Today, Christians leave this responsibility for pastors, preachers and teachers, excluding themselves from Jesus’ command.  Although the harvest is still ripe for the picking, Matthew 9:35-38, the sidelines are flooded, me included, with believers too self-absorbed with life to get into the game.  In view of this unsettling truth, break away from patterns of idleness.  Don’t be so koi; rather unleash your potential by fanning into flame the gifts you have t offer, Romans 12:3-8.

by Jay Mankus

Obscuring the Truth

 

In 1987, Def Leppard ‘s album Hysteria introduced the dark side to falling in love.  The lyrics of Love Bites examines the emotional side of love as described in the final 2 stanzas below.  While several songs in the past have written about God’s agape or brotherly love, Def Leppard touches on the scars, wounds to the soul inflicted by intimate relationships that fall apart when feelings fade.

Love bites love bleeds – it’s bringin’ me to my knees
Love lives, love dies
Love bites love bleeds – it’s bringin’ me to my knees
Love lives love dies – it’s no surprise
Love begs love pleads – it’s what I need

If you’ve got love in your sights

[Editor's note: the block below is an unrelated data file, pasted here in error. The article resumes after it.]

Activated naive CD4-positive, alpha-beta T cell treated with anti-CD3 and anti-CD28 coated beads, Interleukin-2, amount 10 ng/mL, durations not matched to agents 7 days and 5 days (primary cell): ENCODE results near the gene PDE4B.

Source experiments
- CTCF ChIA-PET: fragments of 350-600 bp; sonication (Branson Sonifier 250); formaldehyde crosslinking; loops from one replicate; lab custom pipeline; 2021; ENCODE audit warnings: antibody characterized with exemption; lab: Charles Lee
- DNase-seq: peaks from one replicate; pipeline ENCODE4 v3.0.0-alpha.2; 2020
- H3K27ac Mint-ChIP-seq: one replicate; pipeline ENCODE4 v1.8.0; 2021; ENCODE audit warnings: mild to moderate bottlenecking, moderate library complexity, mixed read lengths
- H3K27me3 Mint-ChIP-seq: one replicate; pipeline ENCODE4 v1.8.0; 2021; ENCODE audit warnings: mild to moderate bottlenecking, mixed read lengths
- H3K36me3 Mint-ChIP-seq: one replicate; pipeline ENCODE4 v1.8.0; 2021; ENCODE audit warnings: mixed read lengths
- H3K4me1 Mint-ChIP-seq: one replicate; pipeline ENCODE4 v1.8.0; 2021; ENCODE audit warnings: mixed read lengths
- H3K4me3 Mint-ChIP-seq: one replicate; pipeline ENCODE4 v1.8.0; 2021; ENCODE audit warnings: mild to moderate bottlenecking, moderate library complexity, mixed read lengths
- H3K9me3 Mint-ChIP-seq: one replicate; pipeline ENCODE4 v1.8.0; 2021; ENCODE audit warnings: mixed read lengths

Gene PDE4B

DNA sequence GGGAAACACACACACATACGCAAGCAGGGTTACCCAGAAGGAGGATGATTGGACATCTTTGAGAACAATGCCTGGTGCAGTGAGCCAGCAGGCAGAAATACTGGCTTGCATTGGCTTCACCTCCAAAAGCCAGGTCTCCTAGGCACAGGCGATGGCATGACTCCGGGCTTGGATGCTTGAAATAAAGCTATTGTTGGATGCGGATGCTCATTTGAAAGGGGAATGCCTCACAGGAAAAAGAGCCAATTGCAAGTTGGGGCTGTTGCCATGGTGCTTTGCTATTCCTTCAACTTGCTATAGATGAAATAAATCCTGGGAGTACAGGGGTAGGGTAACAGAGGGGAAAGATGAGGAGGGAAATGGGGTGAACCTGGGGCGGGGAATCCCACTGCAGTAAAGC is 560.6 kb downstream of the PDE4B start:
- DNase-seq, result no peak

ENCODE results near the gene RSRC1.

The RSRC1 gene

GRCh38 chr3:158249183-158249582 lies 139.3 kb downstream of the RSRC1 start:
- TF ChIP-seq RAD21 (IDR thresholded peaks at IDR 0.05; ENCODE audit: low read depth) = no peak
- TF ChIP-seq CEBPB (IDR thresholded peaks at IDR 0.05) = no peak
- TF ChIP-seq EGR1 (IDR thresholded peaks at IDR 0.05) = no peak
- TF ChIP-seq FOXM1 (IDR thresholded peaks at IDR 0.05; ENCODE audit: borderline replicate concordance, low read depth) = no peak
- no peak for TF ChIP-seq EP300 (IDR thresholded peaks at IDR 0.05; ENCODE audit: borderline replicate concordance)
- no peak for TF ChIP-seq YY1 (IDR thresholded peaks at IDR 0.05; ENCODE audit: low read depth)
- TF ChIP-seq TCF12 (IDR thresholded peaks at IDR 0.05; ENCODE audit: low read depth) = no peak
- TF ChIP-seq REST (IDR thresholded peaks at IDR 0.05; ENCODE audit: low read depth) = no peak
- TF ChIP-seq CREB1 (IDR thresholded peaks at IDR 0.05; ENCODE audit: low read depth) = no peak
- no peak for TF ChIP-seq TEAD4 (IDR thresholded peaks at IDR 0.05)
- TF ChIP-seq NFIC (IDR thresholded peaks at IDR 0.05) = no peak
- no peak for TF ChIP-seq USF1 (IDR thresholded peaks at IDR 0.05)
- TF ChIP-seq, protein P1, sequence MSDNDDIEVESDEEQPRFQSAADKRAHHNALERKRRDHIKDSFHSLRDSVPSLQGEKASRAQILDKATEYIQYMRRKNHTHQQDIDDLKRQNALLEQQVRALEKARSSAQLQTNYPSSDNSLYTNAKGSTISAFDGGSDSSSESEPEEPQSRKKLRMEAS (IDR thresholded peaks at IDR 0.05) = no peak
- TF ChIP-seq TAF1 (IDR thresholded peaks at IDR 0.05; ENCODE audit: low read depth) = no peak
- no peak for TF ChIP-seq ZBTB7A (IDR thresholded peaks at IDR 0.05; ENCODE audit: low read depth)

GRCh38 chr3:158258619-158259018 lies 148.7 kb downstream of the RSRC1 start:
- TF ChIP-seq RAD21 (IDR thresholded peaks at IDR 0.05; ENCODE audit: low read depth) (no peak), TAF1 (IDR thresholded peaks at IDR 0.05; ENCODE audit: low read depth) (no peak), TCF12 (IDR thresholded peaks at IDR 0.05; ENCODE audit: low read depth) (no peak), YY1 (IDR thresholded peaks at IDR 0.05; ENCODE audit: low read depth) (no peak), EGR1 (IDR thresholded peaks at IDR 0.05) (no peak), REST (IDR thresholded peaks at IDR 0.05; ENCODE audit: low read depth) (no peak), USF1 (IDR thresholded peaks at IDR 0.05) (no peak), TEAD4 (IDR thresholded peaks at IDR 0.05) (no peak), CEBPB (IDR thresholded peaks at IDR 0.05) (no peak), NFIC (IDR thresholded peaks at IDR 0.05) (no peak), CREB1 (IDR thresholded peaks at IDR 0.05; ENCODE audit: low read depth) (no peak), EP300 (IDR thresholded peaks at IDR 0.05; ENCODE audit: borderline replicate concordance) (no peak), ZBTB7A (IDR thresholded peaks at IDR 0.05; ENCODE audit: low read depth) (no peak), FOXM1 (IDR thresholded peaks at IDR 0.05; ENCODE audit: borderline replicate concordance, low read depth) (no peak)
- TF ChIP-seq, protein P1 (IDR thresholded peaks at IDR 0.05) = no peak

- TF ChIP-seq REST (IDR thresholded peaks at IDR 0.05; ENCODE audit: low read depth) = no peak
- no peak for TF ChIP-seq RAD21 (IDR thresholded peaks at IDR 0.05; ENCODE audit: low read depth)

Watch out, love bites

Modern commercials, sitcoms and television programming are some of the biggest offenders of obscuring truth.  The images portrayed on the screens inside of American homes glorify temptation while minimizing any after affects.  This hyperreality conceals the reality that actions and words do have consequences.  Thus, when an individual carries out a similar act or behavior in life, the words of Def Leppard often rings true, “love bites!”

 

When Jesus receives the news that one of his close friends is dead, he wept, John 11:32-35.  This wasn’t a movie scene; these were genuine tears brought on the pain one feels expressed by Def Leppard’s song.  As soon as a human being opens their heart, becoming connected to another soul, their are taking at risk at love.  Although happy endings do occur on occasion, don’t be afraid to take a chance, especially on the One who sacrificed His only son for you and for me, John 3:16-17.

by Jay Mankus

Sink or Swim?

I believe God has blessed each person born onto this earth with various gifts and talents.  Some of these are obvious while others take time to develop before you see the fruits of your labor.  Since I stuttered from birth, God endowed me with a competitive spirit, physical abilities and a love for all sports.  However, I only tasted failure in one sport, basketball.  After being one of only 2 white players to make my 6th grade elementary team in inner city Wilmington, I was cut twice in Junior High.  Afraid of rejection for a 3rd consecutive year, I decided to skip tryouts, too scared to find out if I could sink or swim?